I imagine there could be some economic value to trading seats, but considering the Tea Party traded a possible Republican majority in the Senate (currently likely to be 53-47, at least 2 if not 3 seats cost due to Tea Party nominees winning, and two possible party changes), that economy is probably going to be complex. What’s the difference between a 40 seat majority and a 15 seat majority in the House? Not insignificant, certainly; but is it more significant than a ~40% chance at taking the Senate?

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  3. Ben Sauer says:

    Your missing that without the tea party movement this wouldn’t have been a close election. Sure it cost us a few seats here and there and I wish those states had been smarter, but it got us Illinois, Pennsylvania, possibly here in Washington, Wisconsin, and around 65 house seats.

    The counterfactual you’re describing is what if the tea party had vetted their candidates not what if it hadn’t existed.

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  4. Ian Callum says:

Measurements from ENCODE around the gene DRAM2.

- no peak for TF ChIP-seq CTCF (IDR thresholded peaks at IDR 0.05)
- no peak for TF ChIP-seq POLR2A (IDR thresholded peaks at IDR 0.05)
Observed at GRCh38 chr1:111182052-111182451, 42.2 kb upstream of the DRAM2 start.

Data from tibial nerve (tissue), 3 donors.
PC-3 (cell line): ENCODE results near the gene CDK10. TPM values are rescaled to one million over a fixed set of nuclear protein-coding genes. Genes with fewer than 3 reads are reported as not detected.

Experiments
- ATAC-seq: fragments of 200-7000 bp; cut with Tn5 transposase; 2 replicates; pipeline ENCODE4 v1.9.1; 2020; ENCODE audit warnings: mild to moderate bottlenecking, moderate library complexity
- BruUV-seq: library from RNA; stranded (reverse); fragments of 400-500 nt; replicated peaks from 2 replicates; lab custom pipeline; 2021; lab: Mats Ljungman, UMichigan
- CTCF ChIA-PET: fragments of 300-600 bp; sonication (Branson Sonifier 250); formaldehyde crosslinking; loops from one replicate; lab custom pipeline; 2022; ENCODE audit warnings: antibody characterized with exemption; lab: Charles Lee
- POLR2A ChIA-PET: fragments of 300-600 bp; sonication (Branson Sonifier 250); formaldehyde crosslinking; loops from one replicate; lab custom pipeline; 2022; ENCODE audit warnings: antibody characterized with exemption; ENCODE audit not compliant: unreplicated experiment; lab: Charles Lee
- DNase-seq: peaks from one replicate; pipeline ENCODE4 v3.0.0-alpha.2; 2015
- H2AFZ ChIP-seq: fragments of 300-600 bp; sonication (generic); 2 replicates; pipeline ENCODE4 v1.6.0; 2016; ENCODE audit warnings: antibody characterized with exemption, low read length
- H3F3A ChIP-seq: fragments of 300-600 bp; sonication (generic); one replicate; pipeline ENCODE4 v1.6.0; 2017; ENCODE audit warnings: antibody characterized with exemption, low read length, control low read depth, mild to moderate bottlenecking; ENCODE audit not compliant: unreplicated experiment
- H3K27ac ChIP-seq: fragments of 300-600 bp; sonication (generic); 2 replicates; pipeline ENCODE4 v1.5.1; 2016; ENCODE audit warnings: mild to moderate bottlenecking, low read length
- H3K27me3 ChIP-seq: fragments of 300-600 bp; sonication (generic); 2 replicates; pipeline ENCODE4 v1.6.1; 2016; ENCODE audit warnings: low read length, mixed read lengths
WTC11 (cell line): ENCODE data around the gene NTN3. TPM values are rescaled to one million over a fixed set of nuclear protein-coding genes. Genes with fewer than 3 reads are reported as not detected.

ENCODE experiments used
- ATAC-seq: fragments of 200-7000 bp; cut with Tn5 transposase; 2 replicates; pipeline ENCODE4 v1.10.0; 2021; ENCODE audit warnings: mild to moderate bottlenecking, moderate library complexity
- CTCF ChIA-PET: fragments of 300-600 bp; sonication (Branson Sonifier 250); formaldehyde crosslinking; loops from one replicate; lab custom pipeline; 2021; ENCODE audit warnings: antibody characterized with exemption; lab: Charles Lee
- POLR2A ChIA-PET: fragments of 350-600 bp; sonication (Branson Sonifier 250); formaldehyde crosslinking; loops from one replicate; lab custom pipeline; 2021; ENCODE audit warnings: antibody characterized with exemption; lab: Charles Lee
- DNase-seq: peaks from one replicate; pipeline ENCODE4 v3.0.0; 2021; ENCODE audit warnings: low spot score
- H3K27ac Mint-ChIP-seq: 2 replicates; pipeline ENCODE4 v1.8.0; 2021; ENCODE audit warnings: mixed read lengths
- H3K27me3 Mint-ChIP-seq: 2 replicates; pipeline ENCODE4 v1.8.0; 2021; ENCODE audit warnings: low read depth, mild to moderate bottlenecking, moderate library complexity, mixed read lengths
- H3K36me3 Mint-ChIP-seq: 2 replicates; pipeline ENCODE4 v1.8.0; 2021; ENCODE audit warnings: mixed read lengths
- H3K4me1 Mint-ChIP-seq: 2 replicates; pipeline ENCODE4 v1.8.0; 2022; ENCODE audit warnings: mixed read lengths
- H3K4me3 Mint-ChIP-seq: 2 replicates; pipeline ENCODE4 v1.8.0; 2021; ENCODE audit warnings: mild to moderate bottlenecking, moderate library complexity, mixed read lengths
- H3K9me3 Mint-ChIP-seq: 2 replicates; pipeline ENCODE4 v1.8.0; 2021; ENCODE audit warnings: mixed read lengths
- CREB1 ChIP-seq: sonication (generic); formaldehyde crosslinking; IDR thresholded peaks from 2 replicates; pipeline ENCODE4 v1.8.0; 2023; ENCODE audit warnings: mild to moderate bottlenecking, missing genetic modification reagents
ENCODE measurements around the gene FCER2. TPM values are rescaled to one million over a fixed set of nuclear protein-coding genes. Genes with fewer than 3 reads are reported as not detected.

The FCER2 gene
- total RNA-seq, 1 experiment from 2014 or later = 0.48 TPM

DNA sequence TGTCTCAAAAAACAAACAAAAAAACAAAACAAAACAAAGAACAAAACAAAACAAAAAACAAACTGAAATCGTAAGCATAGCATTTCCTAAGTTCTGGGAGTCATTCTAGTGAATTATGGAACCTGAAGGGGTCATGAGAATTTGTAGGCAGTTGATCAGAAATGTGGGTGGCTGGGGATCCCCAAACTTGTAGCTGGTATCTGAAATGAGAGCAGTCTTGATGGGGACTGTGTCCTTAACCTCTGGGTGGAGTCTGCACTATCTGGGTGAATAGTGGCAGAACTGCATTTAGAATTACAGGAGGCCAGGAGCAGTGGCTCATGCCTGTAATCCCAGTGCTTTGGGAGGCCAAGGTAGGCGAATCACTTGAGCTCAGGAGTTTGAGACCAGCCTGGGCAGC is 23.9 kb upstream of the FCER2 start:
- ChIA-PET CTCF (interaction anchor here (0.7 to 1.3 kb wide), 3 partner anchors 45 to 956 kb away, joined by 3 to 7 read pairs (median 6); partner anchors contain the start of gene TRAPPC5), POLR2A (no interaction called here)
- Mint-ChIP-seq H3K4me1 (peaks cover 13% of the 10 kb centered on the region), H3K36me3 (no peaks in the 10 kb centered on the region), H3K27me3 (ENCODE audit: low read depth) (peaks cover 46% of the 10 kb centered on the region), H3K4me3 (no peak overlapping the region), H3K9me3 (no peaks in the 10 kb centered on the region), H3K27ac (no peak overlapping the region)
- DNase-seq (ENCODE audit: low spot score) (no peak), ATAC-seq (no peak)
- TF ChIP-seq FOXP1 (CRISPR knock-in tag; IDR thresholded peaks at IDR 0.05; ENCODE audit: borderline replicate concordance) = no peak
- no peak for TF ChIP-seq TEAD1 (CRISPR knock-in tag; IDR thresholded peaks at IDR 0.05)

It’s too early to say what effect the Tea Party will have on the Republican party. The GOP won more seats than usual in a midterm, but ultimately it is presidential elections which create real changes in American politics. The result of the 2012 election will tell the tale.

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  5. Ben says:

    I think you are looking at actual candidates, but like most economics arguments, it completely misses the intangible elements. How do you measure the excitement/momentum created by the Tea Party movement, the free press and its positive or negative impact, and the “ground game” created by passionate Tea Party advocates?